A Chrome Plated Killer

Warning! This article contains spoilers for Delilah Dawson’s novel Phasma. If you have not read it, go do so. It’s really good!

Delilah S. Dawson’s excellent novel Phasma is an interesting mixture of genres. The majority of the tale has the feeling of a mythical journey similar to Homer’s epic poem The Odyssey or the film Mad Max: Fury Road. Phasma, Brendol Hux, and their crews experience various adventures as they try to make their way to Hux’s ship, so they can escape the toxic planet they’re on. Alongside this story, we witness the questioning of a Resistance spy by Captain Cardinal, a crimson clad trooper with a grudge against Phasma. Captain Cardinal’s investigation in the present is used to frame all of the Resistance spy Vi’s stories of Phasma’s past. It’s in this framing device that we see another genre make its way into Phasma: the noir mystery.  

A criminal, a detective, a witness, a victim, and a killer. It sounds like the beginnings of any number of mystery stories. It’s also describes the characters featured in the framing sequence of Phasma. The story revolves around Captain Cardinal (our detective) who has captured someone that he considers a criminal (the Resistance spy, Vi). He interrogates her using some methods that are decidedly not legal in order to assist in his capture and elimination of Captain Phasma. As the investigation proceeds, we discover alongside Cardinal that Phasma is a killer. She has left a trail of victims behind in her rise to power. She betrayed her childhood friend Siv, who serves as the witness whose stories of Phasma are told by Vi, and she schemed to kill her one-time benefactor, Brendol Hux, once she no longer needs him.

Despite the fact that many of us find the First Order repugnant, we root for Cardinal while at the same time despising him. We boo him as he tortures Vi but cheer him as he shows how much he cares about the young troopers in his care. He’s a deeply flawed character, which is true of many of the most famous detectives. Sherlock Holmes is brilliant but socially awkward and a drug addict. Philip Marlowe is stubborn and determined but also cynical and an alcoholic. Captain Cardinal has dedicated his life to an organization that he believes will restore order to the galaxy, and he clings to that truth even as Vi reveals the horrors of what Phasma and the Huxes have done.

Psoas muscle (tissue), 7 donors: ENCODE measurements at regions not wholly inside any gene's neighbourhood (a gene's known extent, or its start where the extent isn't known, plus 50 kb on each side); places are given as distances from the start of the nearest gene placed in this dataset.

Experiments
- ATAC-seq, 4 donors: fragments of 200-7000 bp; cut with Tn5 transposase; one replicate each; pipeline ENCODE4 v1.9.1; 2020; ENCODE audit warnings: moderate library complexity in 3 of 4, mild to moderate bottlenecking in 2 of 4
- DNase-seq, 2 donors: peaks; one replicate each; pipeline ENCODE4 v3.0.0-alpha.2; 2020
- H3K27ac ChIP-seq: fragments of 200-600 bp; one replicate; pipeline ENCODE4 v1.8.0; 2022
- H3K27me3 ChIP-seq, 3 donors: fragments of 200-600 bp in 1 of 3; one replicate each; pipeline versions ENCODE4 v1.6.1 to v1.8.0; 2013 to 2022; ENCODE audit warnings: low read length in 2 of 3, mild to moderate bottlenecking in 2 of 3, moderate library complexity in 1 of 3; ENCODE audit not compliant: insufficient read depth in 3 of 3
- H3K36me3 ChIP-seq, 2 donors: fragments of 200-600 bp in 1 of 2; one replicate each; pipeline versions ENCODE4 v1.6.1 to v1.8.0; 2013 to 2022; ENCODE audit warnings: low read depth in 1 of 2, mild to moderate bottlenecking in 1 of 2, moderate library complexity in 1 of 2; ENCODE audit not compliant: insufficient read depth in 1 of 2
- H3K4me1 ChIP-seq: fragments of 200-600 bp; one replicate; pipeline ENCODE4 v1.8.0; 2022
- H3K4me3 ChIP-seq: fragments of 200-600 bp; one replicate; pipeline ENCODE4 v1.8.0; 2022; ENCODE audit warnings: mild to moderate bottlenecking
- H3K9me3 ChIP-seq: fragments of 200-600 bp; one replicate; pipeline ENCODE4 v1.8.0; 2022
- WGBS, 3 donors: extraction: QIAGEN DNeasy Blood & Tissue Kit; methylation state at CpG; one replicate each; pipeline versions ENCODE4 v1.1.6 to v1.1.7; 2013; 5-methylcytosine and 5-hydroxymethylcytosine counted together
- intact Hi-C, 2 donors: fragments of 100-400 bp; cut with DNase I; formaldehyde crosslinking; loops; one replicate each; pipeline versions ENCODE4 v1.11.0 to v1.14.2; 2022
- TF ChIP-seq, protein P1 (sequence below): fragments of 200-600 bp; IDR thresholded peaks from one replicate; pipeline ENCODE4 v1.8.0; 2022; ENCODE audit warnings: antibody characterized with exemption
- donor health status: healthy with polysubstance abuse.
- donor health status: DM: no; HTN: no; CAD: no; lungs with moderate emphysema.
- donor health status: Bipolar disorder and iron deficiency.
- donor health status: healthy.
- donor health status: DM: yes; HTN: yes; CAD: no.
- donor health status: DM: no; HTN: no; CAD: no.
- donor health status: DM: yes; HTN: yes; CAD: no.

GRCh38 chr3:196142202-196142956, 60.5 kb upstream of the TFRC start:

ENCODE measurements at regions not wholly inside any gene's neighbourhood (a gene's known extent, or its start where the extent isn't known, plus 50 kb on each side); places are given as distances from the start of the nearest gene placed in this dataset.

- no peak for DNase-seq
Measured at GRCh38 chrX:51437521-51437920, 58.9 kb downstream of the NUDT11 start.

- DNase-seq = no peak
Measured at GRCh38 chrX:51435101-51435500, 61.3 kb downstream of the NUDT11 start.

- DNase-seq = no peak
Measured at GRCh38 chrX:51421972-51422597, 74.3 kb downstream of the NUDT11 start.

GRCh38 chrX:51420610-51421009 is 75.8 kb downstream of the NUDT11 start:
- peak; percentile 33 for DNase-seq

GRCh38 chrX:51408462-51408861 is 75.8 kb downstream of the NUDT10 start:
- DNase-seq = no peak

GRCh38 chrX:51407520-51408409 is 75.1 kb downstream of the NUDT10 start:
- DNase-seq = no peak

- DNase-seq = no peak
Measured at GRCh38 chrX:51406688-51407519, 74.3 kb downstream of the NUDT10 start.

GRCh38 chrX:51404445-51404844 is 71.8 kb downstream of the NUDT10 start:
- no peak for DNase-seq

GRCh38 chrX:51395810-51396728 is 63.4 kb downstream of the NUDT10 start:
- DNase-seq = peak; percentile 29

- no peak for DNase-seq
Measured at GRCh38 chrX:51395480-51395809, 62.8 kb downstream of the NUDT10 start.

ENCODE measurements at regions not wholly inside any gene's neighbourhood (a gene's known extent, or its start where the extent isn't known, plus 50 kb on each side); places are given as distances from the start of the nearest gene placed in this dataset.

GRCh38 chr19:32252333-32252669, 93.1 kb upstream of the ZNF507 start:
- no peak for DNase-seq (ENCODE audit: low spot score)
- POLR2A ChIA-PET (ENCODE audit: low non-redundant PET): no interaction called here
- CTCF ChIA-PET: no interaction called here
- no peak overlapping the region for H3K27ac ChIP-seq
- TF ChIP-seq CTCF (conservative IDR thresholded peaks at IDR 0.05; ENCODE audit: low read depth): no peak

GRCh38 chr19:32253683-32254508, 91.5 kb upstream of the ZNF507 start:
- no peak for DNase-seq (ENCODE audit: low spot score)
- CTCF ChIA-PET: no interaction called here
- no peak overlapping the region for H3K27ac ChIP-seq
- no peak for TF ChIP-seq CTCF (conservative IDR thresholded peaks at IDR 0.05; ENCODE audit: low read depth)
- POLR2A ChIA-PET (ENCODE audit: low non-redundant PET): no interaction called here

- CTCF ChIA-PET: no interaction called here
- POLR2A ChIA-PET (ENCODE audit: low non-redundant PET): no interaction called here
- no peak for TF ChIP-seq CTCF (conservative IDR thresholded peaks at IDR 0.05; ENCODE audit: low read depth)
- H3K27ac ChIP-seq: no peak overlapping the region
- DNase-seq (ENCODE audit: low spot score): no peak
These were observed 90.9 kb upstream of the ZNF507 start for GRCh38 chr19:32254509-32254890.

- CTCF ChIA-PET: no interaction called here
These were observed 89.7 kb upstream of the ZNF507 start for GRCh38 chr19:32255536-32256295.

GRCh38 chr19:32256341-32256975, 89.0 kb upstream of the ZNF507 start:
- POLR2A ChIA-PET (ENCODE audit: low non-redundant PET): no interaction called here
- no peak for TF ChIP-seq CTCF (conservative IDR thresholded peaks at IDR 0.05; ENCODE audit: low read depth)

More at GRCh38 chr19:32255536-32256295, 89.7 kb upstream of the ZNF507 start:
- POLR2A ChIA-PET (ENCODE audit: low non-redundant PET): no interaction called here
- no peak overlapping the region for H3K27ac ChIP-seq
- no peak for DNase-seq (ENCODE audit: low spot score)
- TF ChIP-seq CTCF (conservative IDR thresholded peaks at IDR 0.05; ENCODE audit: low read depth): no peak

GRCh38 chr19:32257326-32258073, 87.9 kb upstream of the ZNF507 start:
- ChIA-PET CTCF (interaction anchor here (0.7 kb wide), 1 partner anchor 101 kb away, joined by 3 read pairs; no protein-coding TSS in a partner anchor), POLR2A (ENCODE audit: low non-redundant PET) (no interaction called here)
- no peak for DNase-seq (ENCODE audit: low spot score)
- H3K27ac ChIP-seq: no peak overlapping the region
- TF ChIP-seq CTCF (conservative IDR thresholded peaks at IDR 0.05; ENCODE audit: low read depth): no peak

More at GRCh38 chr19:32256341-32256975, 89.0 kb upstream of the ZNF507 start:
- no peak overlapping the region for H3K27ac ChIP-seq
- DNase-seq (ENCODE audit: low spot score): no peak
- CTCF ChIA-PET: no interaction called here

The exposition of the novel is very similar to many noir films or police procedurals. It starts with an officer interrogating someone his values label as a criminal. The whole plot is told through this framing device. We are constantly switching back and forth between Vi’s stories of Phasma’s past and the present. This plot structure is used in many noir stories but a notable example is Bryan Singer’s film The Usual Suspects. That film features a cop who is interrogating various suspects about a crime. As each suspect spills their guts, we hear more and more about a crime lord named Keyser Soze who is feared by criminals and cops alike. I wouldn’t dare spoil the ending of the film because to do so would ruin the film, but we see a similar twist in Phasma.

As Cardinal’s investigation nears its conclusion, he learns that his mentor and father figure, Brendol Hux, was murdered by Captain Phasma in order to eliminate links to her past. Armed with this information, Cardinal rushes to Brendol’s son, General Armitage Hux, expecting him to exact swift vengeance upon the Phasma for killing his father. Instead of finding a rage-filled son, Cardinal finds that Armitage was a conspirator with Phasma in his own father’s murder. WIth this revelation, Cardinal’s world comes crashing down. The justice and order he expected from the Hux and the brightest of the First Order is a lie that eats at him day after day. He begins to see his gleaming armor, that once brought him so much pride, as a dirty lie that he is trapped in.

As the novel draws to a close, we hope beyond hope that Cardinal might forsake the First Order and leave with Vi to join the Resistance. Perhaps her stories of the atrocities of Phasma and the First Order will convince him, we say to ourselves, but Cardinal’s end is set and the plot is merely his struggle to escape the inescapable. This is also a characteristic of noir stories. The “heroes” (for not all the main characters in noir stories are heroic) struggle against a fate that the audience knows they cannot avoid. Armed with the knowledge that Phasma is still a high-ranking member of the First Order during The Force Awakens, which happens after this novel, we watch Cardinal’s investigation into Phasma with a fascination similar to watching a car crash. We hope that he’ll get away with it. We root for each piece of evidence and pray it will save him, but we know that eventually his end will be reflected back at him as he sees his own fate reflected back in Phasma’s shining, victorious helmet.  

We don’t often get mysteries in Star Wars. There were a few in Legends, but most of the stories revolve around either the mystical journeys of a Jedi or the militaries battles of a soldier. The stories that do delve into the criminal underworld often feature the criminals as the main characters. Even the bounty hunters, who are technically pursuing criminals, are treated as villains because they often align with a corrupt government. Perhaps the success of Phasma could lead us to have more noir tales in Star Wars. From a hard-boiled ISB investigator to a Rebel spy searching for a mole to a husband and wife duo tasked with determining who killed a senator at a political ball, there are a lot of potential stories to be told.
What do you think of this interpretation of Phasma? Do you have another Star Wars story mystery to discuss? Share your thoughts with me on Twitter at @mapplebee7567!